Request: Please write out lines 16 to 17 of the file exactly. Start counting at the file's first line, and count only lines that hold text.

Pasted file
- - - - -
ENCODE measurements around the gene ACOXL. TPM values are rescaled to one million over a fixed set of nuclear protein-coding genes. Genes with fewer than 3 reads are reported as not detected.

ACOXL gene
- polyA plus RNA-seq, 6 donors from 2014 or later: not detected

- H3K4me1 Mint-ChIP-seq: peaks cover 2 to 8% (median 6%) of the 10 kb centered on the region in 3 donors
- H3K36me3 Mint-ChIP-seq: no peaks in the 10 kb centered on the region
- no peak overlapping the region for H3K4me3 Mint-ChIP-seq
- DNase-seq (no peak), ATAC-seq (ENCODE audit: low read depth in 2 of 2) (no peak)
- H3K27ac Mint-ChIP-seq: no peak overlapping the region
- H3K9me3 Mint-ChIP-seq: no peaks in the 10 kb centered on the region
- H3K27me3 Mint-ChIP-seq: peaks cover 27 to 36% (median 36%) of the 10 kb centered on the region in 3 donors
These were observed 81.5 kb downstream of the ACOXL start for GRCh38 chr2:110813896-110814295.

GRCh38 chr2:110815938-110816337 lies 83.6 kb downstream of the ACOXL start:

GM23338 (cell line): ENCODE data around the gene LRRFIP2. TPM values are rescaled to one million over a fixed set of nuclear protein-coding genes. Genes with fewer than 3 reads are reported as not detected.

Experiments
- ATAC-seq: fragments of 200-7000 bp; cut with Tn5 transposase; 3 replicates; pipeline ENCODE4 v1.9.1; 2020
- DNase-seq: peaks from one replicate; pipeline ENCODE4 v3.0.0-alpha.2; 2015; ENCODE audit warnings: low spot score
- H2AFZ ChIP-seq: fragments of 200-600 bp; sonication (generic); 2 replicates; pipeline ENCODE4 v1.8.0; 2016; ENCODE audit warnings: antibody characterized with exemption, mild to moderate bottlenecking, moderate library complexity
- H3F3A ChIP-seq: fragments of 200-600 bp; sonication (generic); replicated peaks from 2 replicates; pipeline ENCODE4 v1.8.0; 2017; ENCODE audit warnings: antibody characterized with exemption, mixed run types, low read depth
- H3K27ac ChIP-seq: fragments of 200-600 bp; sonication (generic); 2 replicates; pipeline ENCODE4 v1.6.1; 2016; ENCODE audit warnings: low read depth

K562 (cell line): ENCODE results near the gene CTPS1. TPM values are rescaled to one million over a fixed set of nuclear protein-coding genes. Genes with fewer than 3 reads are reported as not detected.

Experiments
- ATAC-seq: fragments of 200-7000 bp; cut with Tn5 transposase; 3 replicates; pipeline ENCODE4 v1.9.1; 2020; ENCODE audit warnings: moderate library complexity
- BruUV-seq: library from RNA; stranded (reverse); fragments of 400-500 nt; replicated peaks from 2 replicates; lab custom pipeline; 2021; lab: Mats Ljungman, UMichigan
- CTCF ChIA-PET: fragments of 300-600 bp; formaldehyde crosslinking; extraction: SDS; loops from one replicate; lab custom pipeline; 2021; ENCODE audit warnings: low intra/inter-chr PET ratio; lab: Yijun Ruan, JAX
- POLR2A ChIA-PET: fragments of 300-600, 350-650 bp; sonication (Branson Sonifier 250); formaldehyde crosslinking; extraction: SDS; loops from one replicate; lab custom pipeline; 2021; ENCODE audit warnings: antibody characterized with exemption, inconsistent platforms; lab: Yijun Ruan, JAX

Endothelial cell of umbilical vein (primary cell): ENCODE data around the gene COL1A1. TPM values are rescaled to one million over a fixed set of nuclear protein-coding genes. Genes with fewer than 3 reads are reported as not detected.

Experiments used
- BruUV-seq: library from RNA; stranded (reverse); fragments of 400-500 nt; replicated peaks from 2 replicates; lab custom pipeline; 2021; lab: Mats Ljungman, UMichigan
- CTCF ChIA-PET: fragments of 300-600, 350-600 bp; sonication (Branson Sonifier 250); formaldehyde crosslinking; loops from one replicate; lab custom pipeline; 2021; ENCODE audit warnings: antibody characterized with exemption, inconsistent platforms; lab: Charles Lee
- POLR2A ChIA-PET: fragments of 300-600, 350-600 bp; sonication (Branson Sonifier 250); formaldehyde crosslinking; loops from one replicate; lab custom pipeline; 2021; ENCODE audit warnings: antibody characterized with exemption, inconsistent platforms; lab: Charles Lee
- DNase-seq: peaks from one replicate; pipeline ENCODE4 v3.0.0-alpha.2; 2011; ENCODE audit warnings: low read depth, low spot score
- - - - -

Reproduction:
- DNase-seq: peaks from one replicate; pipeline ENCODE4 v3.0.0-alpha.2; 2015; ENCODE audit warnings: low spot score
- H2AFZ ChIP-seq: fragments of 200-600 bp; sonication (generic); 2 replicates; pipeline ENCODE4 v1.8.0; 2016; ENCODE audit warnings: antibody characterized with exemption, mild to moderate bottlenecking, moderate library complexity